Trip Hop is a subgenre of electronica that first appeared in the U.K. in 1989. Its roots lie in American techno and house, but unlike those dance oriented forms of music, Trip Hop is generally a downtempo experimental breakbeat music, familiar to chill rooms and late night clubs.
The term was coined by the English press as an attempt to classify its two biggest influences, hip hop and psychedelic ambient music. Its characteristics are hip-hop styled drum samples, with distinct jazz, funk, and soul inflections. Electronica atmospherics and sensibilities are employed, and the end product is music with a slow groove that routinely topped the charts in the U.K. and became the first form of electronica to find a mainstream audience in America.
Its birthplace is generally believed to be Bristol, England. Soul II Soul's "Keep on Movin'" is often cited as the original trip-hop recording, with its sensual groove, soft scat vocals, hypnotic beats, and sinewy bass. Massive Attack's 1991 album Blue Lines is the first classic long-form recording of the genre and launched the career of electronica pioneer Tricky. Other early trip hop groups included Breakbeat Era, featuring Roni Size, and Nightmares on Wax.
The biggest trip hop act of the early 90's, also from Bristol, was Portishead, whose 1994 release Dummy became the first trip hop album to sell in big numbers in America; it set desolate, depressive vocals agains a backdrop of syncopated beats, electronic music, and atmospheric textured guitar. There are also elements of dub.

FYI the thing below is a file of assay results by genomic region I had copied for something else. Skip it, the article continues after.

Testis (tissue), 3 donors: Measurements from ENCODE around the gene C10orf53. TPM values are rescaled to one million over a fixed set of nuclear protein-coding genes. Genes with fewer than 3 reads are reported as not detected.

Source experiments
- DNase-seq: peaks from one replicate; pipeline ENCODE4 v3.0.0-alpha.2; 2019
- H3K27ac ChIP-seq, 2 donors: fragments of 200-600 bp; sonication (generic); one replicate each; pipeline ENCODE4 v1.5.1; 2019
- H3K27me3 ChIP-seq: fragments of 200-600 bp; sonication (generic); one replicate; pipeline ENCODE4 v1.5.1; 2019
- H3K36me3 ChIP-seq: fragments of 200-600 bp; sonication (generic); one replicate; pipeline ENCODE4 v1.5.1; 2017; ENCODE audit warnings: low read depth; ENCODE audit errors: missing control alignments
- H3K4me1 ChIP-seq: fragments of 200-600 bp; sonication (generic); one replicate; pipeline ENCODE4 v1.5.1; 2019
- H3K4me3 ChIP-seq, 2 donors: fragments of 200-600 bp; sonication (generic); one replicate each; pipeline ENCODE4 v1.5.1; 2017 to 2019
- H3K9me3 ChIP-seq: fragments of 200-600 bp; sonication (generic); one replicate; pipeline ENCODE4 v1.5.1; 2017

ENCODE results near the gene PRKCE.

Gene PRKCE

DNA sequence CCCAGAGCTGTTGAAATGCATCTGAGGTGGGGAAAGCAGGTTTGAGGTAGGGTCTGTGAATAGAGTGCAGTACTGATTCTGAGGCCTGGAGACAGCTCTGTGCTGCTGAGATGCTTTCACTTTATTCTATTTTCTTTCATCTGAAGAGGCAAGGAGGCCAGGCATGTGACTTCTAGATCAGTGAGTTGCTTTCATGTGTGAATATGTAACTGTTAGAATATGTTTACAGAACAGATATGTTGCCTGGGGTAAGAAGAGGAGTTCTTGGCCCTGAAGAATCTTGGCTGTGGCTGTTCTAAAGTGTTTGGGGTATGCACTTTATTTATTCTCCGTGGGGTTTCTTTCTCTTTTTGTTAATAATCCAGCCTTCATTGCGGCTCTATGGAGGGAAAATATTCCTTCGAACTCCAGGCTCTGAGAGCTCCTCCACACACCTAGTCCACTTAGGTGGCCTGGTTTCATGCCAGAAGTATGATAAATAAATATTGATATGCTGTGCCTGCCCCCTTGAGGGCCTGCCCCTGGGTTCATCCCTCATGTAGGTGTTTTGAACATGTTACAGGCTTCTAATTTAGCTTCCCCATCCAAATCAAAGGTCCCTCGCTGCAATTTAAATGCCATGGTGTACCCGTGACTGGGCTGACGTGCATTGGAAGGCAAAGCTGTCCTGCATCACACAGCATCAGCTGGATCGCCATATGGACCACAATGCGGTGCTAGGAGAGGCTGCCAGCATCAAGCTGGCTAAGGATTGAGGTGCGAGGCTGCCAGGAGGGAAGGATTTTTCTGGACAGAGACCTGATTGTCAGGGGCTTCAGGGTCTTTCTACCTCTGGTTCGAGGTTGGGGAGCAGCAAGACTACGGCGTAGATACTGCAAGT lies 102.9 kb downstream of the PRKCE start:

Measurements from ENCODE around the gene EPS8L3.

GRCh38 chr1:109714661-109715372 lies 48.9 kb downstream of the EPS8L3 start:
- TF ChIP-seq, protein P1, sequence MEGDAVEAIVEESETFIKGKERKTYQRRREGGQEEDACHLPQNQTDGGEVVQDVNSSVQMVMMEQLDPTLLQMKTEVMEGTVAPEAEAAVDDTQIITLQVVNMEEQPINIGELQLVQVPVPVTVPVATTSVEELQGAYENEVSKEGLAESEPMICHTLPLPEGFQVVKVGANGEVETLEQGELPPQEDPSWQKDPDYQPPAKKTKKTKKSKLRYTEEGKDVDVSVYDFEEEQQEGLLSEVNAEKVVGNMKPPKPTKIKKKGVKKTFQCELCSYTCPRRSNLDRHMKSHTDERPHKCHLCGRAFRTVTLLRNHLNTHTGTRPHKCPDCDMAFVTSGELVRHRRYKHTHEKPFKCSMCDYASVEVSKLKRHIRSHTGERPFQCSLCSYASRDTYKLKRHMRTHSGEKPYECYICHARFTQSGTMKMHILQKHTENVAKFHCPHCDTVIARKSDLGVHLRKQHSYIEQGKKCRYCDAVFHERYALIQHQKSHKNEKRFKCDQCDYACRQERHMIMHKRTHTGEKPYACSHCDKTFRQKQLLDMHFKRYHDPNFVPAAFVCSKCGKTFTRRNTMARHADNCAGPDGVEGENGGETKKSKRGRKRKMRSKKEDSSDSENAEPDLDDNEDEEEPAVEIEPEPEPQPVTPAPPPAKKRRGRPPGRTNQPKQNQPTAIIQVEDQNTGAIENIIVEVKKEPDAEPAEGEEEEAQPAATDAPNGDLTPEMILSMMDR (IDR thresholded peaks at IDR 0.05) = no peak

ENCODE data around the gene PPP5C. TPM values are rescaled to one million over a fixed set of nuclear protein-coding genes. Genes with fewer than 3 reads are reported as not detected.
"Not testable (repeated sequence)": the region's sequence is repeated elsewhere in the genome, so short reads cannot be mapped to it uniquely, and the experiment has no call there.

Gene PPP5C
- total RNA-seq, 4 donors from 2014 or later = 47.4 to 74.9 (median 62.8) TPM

Trip Hop's greatest era spanned from about 1994-1999 which saw such acts as Morcheeba, the Sneaker Pimps, Lamb, and Wagon Christ reach audiences that extended beyond the usual club goers.
Trip Hop has also had something of a druggy image, particulary relating to marijuana and ecstasy, an outgrowth of its club roots.
Some important/influential trip hop artists/songs include:
1. Portishead: Glory Box
Portishead helped make electronica/trip hop palatable for many who had been resistant to the genres before. Dummy, their 1994 debut album, peaked at #79 on the Billboard chart in 1995, making it the most successful trip-hop release in America up to that point. They combined the slow grooves Massive Attack had explored, and combined them with a dark musical sensibility that incorporated cool jazz and soundtrack music. The draws are Adrian Utley's expressively biting guitar, Beth Gibbons' smoky vocals, and Geoff Barrow's hip-hop informed turntables. Hypnotic, alluring, and trance inducing, the album remains a milestone. In America "Sour Times" was the big single, but in England "Glory Box" hit big. John Martyn has also done an excellent version of it. Dummy was selected Album of the Year 1994 by Melody Maker, beating out some heavy competition.